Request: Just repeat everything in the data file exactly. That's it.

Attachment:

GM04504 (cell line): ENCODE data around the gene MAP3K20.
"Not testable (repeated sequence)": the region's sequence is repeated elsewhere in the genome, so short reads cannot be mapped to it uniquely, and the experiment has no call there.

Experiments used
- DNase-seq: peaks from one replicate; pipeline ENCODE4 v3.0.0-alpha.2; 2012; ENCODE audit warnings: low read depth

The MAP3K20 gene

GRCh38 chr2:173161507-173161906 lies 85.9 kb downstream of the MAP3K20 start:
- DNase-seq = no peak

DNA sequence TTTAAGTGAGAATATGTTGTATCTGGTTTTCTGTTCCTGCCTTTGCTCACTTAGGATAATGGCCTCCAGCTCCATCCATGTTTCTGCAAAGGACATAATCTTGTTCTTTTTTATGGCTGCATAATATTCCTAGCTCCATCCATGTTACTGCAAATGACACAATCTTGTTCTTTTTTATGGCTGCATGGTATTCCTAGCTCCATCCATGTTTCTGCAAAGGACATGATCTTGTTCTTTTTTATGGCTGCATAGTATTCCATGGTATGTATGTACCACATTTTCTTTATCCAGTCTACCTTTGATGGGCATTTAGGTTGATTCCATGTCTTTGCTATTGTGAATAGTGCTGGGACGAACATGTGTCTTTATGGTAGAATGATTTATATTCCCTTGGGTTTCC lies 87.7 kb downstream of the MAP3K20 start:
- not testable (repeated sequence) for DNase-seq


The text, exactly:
GM04504 (cell line): ENCODE data around the gene MAP3K20.
"Not testable (repeated sequence)": the region's sequence is repeated elsewhere in the genome, so short reads cannot be mapped to it uniquely, and the experiment has no call there.

Experiments used
- DNase-seq: peaks from one replicate; pipeline ENCODE4 v3.0.0-alpha.2; 2012; ENCODE audit warnings: low read depth

The MAP3K20 gene

GRCh38 chr2:173161507-173161906 lies 85.9 kb downstream of the MAP3K20 start:
- DNase-seq = no peak

DNA sequence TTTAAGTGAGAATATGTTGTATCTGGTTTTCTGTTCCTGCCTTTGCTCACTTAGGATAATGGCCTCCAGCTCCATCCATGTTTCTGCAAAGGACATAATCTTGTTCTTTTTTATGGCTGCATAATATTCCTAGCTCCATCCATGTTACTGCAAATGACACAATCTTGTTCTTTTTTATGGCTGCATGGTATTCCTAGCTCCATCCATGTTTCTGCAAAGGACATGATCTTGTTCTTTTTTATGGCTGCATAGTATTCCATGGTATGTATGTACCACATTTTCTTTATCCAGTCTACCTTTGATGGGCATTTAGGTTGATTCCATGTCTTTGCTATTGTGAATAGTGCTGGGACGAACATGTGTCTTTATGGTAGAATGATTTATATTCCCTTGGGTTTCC lies 87.7 kb downstream of the MAP3K20 start:
- not testable (repeated sequence) for DNase-seq